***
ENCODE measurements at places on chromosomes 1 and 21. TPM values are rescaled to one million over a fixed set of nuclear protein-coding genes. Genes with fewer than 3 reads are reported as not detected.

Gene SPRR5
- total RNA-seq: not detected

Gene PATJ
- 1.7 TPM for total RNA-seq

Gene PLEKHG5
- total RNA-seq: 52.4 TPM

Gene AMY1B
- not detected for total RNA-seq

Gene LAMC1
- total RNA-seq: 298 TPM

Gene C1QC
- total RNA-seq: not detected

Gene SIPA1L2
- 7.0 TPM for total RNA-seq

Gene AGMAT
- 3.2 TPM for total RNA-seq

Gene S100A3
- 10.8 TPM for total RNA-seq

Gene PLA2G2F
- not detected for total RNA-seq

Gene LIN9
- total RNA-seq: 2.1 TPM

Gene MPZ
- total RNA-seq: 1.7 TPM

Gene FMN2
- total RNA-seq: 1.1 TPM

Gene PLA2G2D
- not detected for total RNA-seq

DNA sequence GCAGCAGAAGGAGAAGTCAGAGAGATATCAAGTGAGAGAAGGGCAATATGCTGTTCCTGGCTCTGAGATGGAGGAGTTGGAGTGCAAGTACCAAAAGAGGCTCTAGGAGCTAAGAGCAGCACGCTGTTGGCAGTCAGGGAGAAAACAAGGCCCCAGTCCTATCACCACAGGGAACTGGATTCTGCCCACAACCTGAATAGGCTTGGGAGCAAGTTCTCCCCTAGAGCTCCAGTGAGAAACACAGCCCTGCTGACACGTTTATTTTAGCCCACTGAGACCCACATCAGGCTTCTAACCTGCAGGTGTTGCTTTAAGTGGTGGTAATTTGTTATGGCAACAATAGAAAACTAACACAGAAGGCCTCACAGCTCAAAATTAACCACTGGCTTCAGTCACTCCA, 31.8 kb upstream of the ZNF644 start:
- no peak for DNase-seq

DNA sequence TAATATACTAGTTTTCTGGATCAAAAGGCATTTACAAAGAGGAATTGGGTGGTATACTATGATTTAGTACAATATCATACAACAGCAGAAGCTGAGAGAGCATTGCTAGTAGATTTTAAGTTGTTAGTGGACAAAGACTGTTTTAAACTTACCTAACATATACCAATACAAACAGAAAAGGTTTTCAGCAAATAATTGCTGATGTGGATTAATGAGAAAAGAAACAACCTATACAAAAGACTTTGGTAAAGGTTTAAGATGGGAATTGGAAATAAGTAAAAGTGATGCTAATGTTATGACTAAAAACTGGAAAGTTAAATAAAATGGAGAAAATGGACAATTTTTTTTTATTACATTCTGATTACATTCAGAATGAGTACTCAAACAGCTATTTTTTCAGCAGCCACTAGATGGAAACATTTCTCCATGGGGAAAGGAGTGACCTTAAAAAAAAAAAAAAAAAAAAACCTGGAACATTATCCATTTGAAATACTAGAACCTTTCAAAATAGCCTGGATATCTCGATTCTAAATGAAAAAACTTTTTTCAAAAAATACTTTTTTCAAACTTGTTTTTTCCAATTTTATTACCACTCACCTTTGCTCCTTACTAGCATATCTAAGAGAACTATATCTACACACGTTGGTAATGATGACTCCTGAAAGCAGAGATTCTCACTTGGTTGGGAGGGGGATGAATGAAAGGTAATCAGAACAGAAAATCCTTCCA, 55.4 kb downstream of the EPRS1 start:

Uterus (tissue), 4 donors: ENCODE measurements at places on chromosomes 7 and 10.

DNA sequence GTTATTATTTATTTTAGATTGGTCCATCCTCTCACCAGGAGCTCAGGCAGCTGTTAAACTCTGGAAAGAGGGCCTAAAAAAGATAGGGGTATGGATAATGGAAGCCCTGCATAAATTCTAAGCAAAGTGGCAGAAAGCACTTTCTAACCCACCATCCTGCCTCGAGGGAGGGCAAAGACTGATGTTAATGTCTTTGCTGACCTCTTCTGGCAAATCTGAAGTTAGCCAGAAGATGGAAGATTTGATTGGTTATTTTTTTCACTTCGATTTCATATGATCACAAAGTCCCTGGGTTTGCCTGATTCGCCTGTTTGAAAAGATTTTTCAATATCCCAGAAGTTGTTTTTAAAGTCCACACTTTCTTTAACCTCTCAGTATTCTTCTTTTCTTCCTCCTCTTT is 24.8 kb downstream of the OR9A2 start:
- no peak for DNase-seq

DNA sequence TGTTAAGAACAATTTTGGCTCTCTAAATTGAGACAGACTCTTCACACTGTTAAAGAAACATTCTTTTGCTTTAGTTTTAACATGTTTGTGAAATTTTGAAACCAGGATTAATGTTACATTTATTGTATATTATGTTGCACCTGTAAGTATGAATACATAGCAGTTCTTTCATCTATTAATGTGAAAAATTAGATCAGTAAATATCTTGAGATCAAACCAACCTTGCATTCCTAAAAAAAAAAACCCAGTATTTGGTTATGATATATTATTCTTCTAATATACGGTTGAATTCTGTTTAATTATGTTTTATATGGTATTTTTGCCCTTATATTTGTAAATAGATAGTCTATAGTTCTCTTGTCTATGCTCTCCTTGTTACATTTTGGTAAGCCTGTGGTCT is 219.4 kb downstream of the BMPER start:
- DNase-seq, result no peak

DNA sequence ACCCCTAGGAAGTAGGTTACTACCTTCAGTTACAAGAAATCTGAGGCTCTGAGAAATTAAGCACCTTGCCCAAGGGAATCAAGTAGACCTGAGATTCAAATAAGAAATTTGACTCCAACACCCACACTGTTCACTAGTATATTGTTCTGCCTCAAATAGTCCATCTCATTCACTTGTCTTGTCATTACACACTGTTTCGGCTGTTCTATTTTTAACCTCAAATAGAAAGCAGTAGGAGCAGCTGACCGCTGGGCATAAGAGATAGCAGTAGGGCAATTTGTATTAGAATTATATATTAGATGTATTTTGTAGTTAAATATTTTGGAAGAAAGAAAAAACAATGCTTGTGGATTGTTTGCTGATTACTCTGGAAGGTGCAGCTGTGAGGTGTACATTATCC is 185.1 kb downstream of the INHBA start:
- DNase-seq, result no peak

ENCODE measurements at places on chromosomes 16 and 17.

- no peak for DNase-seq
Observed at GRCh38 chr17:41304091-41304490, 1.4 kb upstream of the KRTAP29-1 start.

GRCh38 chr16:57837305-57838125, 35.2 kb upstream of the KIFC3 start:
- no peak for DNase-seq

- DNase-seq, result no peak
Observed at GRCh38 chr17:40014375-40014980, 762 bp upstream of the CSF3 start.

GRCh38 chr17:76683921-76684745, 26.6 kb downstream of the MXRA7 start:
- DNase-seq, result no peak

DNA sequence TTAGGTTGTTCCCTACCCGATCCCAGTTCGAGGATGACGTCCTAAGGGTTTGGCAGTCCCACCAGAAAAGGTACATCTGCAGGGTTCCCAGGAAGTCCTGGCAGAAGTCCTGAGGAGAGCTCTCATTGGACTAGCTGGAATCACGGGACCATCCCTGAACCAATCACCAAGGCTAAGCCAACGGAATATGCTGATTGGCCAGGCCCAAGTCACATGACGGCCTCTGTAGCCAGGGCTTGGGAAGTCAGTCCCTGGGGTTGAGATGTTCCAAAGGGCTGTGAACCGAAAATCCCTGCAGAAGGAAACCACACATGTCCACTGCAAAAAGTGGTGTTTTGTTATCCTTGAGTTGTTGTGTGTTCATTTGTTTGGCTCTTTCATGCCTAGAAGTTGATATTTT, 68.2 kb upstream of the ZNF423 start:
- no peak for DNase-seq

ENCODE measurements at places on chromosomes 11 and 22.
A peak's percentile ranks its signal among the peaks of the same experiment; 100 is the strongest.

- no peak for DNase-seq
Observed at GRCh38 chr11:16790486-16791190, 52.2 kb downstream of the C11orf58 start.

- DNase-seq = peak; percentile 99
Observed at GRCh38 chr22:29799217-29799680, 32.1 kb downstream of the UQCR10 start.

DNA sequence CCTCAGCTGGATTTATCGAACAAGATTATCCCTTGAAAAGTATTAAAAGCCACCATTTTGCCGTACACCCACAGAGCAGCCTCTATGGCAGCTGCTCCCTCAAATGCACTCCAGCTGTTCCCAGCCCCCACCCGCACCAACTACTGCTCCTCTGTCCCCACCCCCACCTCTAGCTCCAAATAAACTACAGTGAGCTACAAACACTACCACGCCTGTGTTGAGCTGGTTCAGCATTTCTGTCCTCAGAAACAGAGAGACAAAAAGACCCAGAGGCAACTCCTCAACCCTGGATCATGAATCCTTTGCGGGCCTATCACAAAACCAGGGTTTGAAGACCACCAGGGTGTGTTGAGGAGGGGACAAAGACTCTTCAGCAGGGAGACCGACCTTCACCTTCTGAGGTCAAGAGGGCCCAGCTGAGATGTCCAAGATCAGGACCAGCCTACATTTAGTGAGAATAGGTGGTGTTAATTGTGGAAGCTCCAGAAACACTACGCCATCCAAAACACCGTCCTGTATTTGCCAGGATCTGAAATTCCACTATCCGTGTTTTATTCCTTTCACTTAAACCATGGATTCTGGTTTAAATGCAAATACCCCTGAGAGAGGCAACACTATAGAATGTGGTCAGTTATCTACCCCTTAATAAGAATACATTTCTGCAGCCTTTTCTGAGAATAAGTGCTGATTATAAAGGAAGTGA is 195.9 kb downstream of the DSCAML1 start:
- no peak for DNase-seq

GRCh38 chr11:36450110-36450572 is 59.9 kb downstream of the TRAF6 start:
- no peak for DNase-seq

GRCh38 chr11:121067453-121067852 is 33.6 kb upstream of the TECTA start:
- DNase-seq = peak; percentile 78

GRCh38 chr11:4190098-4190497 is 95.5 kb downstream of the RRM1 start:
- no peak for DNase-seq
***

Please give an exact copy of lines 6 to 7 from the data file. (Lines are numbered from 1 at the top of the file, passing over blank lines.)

Gene PLEKHG5
- total RNA-seq: 52.4 TPM